Giveaway

Leave a comment with your email address–not as a hot link but written out–to be entered in a random drawing for a free copy of Summer Fire: Love When It's Hot Contemporary Romance Collection. Giveaway is open until May 23 midnight. Winner will be chosen on May 24 by RandomNamePicker app and notified by email as well as in the Comments section of Alina's blog.

Summer Fire Authors & Their Loglines
Gennita Low, author of Sizzle.
Spies, Lola and Jake, fall hard for each other. Is their love strong enough for one assignment that would risk everything?

Stacey Mosteller, author of Just One Summer.
When Harvard bad boy Reece meets good girl Abbi on Cape Cod, he forgets about his punishment and focuses on corrupting her instead.

R.J. Lewis, author of Sinful.
Two different people from two different worlds find their lives colliding in the most sinful way.

L. Wilder, author of Summer Storm.
VP Guardrail's life has always been his MC club. It's up to him to fix a wrong, but he wasn't expecting Allie to take him by storm.

Victoria Danann, author of A Season in Gemini.
She couldn't live in my world. I couldn't live in hers.

Kym Grosso, author of Solstice Burn.
Love and temptation flare in a tropical paradise. When Chase rescues Penny, she learns to embrace her inner fantasies.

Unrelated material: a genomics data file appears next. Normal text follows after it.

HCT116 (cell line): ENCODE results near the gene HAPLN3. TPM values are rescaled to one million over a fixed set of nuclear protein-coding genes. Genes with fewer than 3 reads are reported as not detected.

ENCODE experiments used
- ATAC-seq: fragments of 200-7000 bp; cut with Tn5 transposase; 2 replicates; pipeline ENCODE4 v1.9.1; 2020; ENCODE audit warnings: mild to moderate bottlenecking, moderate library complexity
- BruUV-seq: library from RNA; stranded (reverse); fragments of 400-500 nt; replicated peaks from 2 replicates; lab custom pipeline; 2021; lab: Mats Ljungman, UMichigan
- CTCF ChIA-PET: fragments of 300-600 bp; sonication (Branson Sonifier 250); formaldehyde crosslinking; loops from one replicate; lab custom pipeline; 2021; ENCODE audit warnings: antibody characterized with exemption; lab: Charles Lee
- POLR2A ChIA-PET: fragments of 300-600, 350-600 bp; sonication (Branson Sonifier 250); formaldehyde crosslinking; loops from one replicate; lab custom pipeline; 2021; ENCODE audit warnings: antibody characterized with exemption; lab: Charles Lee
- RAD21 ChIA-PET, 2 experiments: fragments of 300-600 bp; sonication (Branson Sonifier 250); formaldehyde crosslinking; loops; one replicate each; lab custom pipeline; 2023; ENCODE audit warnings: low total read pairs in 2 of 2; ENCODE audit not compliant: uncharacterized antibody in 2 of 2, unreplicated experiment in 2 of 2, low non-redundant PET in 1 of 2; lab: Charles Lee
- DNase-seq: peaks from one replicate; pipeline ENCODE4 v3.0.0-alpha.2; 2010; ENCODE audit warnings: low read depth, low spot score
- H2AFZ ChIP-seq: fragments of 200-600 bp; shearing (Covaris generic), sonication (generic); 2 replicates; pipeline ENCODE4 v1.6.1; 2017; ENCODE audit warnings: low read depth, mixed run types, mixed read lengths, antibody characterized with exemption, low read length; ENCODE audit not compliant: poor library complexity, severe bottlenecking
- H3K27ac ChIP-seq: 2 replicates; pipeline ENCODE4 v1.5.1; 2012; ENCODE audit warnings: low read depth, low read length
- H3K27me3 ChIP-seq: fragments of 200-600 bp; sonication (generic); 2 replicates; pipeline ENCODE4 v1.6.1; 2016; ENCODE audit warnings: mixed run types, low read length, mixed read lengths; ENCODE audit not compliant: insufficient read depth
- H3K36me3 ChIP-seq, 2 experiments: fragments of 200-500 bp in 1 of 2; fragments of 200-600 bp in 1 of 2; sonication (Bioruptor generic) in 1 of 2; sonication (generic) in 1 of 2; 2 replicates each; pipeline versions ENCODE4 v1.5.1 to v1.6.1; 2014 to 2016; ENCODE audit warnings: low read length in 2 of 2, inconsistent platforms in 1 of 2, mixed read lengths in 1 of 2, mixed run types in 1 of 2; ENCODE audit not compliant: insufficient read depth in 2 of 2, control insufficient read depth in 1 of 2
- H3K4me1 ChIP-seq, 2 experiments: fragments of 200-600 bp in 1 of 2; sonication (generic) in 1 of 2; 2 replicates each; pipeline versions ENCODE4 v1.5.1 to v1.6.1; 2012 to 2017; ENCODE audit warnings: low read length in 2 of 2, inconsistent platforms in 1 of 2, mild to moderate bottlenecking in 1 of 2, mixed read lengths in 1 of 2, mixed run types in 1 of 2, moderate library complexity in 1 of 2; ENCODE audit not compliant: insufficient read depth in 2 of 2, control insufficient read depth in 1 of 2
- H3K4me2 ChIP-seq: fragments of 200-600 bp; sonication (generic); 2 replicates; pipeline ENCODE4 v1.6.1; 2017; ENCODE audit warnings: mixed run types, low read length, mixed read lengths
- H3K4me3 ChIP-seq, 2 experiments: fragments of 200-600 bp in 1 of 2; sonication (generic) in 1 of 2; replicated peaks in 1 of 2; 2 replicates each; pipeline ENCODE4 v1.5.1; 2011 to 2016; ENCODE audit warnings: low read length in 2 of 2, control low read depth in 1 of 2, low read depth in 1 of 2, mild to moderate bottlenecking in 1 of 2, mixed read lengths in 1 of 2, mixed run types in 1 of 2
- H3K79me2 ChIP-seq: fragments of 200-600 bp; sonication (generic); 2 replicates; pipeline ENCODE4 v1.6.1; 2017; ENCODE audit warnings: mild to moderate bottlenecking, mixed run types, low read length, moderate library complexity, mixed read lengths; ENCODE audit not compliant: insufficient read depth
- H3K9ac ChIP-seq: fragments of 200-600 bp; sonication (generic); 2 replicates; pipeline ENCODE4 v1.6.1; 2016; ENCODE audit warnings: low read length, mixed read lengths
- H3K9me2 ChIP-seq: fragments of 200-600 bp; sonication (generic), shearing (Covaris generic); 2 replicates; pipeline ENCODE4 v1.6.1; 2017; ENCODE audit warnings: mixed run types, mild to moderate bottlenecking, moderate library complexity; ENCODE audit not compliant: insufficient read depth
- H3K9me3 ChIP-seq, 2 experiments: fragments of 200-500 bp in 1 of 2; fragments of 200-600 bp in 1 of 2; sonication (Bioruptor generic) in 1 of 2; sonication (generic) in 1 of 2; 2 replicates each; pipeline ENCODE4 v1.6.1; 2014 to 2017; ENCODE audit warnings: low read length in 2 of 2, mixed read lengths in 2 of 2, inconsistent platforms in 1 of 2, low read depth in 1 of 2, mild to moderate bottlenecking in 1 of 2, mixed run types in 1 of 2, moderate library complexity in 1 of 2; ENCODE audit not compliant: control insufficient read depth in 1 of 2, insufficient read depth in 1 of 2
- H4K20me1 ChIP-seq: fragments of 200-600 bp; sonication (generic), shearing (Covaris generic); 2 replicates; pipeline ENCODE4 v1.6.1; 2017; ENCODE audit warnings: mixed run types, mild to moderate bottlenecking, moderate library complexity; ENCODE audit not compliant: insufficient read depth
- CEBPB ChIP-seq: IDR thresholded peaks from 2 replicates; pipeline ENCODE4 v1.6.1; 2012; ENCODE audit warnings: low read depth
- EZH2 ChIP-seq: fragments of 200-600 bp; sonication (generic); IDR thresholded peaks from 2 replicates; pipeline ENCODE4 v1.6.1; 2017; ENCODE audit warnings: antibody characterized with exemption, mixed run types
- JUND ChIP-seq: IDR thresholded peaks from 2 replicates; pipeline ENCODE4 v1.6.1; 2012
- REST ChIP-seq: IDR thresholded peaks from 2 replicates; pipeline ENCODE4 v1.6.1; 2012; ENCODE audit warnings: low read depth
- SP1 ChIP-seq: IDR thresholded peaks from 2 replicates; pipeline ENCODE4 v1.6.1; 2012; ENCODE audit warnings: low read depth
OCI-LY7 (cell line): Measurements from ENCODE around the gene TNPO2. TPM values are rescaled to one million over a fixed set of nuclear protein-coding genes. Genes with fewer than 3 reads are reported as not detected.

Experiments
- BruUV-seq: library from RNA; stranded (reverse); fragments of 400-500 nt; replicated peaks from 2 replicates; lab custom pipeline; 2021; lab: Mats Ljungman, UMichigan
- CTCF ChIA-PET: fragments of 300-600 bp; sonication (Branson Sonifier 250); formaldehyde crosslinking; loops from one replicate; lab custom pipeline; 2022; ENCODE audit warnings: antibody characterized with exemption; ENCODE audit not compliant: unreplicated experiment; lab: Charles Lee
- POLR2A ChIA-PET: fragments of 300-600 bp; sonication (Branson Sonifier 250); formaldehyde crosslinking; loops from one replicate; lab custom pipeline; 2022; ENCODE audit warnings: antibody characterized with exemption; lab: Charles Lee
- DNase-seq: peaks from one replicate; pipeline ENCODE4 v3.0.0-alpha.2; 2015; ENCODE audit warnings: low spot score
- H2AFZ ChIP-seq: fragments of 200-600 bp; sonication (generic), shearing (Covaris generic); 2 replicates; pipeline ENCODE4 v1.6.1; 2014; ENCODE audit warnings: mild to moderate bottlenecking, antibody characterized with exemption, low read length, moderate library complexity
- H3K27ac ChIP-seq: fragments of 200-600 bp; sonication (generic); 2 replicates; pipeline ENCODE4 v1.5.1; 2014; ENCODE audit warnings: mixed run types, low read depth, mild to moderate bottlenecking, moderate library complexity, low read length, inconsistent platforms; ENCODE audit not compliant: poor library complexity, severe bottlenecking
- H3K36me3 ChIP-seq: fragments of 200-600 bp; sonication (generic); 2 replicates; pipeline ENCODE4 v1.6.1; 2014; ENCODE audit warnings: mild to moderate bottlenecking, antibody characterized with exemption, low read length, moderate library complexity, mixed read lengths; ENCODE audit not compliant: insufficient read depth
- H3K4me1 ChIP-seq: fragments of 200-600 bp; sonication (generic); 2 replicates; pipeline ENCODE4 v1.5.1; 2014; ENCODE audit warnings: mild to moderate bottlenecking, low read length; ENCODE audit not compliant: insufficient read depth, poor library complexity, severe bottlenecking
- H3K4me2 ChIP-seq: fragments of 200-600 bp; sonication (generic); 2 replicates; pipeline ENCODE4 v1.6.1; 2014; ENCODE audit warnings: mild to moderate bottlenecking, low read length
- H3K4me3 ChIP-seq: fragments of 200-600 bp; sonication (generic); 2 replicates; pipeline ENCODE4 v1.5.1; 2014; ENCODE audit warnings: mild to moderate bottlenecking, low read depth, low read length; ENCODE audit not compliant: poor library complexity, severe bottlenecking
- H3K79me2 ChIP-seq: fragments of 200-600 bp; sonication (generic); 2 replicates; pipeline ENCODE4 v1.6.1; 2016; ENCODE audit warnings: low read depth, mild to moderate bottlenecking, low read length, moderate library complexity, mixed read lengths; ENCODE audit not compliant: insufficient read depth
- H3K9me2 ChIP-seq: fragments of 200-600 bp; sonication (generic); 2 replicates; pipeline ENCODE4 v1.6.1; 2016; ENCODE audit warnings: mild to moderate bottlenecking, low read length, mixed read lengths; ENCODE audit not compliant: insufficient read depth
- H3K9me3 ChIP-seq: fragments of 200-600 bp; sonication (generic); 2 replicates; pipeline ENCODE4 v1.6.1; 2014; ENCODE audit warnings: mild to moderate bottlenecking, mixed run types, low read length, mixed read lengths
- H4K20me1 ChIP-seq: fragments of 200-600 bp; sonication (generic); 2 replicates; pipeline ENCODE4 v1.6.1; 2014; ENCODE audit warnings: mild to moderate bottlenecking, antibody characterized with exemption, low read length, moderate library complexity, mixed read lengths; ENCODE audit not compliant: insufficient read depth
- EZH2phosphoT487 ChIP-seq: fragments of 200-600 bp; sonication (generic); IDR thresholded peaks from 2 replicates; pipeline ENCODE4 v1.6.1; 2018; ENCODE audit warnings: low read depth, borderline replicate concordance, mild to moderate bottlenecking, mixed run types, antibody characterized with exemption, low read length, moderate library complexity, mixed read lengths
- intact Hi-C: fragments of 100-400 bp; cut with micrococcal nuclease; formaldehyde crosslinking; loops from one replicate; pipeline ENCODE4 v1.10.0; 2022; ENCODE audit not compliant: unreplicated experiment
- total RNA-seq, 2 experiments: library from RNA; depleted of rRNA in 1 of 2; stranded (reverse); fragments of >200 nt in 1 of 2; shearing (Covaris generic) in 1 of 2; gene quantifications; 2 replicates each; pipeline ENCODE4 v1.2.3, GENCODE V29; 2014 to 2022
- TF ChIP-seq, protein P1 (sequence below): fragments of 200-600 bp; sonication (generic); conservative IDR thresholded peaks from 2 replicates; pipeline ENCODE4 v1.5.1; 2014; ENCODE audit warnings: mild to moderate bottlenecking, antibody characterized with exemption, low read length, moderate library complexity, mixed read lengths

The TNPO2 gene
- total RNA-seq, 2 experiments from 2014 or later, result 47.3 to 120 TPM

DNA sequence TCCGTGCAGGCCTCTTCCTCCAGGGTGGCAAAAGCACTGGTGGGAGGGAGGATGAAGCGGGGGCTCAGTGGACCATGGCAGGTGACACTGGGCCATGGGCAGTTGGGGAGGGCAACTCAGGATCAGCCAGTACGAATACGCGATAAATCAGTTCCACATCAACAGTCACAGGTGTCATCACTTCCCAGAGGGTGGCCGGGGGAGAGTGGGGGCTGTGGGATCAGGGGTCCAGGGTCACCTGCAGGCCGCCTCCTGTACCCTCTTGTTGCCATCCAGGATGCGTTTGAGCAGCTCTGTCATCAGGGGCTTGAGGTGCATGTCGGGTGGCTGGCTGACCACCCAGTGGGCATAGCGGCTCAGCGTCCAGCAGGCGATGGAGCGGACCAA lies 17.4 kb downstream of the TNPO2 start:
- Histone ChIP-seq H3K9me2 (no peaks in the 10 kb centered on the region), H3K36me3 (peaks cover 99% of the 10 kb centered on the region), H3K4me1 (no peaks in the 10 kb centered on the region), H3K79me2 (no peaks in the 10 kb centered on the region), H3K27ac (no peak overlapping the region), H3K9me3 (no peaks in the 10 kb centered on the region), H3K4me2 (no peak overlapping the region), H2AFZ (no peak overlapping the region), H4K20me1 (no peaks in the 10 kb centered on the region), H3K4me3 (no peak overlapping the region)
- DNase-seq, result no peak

Cat Miller, author of Sun Burnt.
Kesslyn inherits a ranch, but the city girl is unsure she's up for the challenge. Can her sexy foreman rope her into staying forever?

Mimi Barbour, author of Big Girls Don't Cry.
He's everything she's ever wanted in a man, and she's nothing like the girl she wants to be–something's gotta change.

Clarissa Wild, author of Killer.
Secrets could kill you. He murdered her husband. She's the prime suspect seeking justice. Only one of them can win.

Teresa Gabelman, author of Rodeo Romance.
Jake McCabe had one rule: never date a client. Trisha Summers had a new rule: never date a man again. Rules were meant to be broken.

Helen Scott Taylor, author of Irish Kisses.
Ten years ago he said he loved her, then he left and broke her heart. Now he's back, and he wants her again, but can she trust him?

Victoria James, author of Sweet Surrender.
Cade showing up on her doorstep is not what Julia wants-but this bad-boy is back and ready to convince her that this time is forever.

Mona Risk, author of Husband for a Week.
A Sicilian vendetta, a fake husband, and a matchmaking grandmother complicate Jonathan and Isabella's lives. Can love conquer all?

Patrice Wilton, author of A Man for Hire.
Jordon's ex-boyfriend is bringing home a bride. To save face she hires a hot guy for the weekend. Sparks fly–can this be love?

Linda Barlow, author of My Mile-High Mistake.
Six years ago, she yearned for her sexy, forbidden high school teacher. Now she can't resist his temptation at 35,000 feet.

Joan Reeves, author of Heat Lightning.
Her husband found her, claimed her, rescued her–his touch makes her throb, her body knows him–but she remembers nothing about him.

Danielle Jamie, author of Tan Lines and Salty Kisses.
Becca and Parker have a second chance at summer romance. The spark is hotter than a Georgia July. Can it withstand news of his secret?

Terri Marie, author of Someone Exactly Like You.
Cameron Barron's plan was solid: a few lies, a disguise, and an apology to Chastity Newberry. What could possibly go wrong?